Because of their small sizes, fairyflies may sometimes be mistaken for members of the families Aphelinidae and Trichogrammatidae, but members of these other families can readily be distinguished by having much shorter antennae.
Parasitoids hosted by the Cecidomyiidae, thereby limiting the gall midge population include the Braconidae (Opiinae, Euphorinae) and chalcidoid wasps in the families Eurytomidae, Eulophidae, Torymidae, Pteromalidae, Eupelmidae, Trichogrammatidae, and Aphelinidae. All contain species which are actual or potential biolological agents.
Adryas bochica is a species of bee in the genus "Adryas" of the family Trichogrammatidae. It was first described by Pinto and Owen in 2004. Holotypes of the species are stored in the Riverside Entomology Department collection of the University of California.
Wasps are the most commonly reported parasitoids of Karner blue butterflies. A tachinid fly, "Aplomya theclarum", has also been listed as a Karner blue butterfly parasite. Two wasps, one from the Trichogrammatidae family and another tentatively identified as a member of the Eulophidae family, are suspected to parasitize Karner blue butterfly eggs.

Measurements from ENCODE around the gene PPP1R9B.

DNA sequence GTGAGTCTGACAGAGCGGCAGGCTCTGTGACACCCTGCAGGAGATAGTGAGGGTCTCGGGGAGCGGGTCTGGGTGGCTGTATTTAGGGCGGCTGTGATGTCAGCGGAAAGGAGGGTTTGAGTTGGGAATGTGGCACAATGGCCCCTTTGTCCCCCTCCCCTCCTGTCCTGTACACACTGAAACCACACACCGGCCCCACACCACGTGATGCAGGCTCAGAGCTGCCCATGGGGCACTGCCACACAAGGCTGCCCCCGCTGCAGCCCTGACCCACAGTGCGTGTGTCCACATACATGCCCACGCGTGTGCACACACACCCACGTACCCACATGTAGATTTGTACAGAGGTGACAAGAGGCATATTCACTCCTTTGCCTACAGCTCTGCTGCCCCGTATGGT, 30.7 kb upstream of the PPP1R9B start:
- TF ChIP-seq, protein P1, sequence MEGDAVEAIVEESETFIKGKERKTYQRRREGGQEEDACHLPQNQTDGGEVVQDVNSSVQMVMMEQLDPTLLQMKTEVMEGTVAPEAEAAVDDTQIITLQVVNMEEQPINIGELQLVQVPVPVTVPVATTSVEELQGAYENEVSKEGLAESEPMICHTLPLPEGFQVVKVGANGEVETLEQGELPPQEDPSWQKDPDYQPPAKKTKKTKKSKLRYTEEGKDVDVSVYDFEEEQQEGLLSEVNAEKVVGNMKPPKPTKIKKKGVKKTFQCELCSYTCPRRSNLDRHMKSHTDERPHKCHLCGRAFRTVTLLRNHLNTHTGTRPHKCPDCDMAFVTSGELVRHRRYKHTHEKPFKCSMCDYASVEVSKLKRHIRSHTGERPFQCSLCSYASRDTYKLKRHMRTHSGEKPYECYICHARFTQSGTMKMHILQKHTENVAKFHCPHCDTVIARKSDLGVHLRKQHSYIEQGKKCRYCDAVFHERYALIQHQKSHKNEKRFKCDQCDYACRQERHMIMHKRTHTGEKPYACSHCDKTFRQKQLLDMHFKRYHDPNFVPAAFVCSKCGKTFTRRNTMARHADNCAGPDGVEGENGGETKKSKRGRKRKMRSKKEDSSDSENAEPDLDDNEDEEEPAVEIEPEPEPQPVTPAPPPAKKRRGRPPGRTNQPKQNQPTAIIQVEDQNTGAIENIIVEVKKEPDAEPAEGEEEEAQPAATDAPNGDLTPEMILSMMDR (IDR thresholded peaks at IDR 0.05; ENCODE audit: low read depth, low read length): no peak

Trichogrammatidae have unique nervous systems resulting from the necessity to conserve space. They have one of the smallest nervous systems, with one particularly diminutive species, "Megaphragma mymaripenne", containing as few as 7,400 neurons. They are also the first (and only) known animals which have functioning neurons without nuclei.
Trichogramma brassicae is a species of parasitoid wasp from the Trichogrammatidae family. It mainly parasitizes Lepidopteran hosts in agricultural fields. They are entomaphagous parasitoids that deposit their own eggs inside the host's eggs, consuming the host egg material and emerging upon full development. They are a common biological control species that have been used commercially since the late 1970s.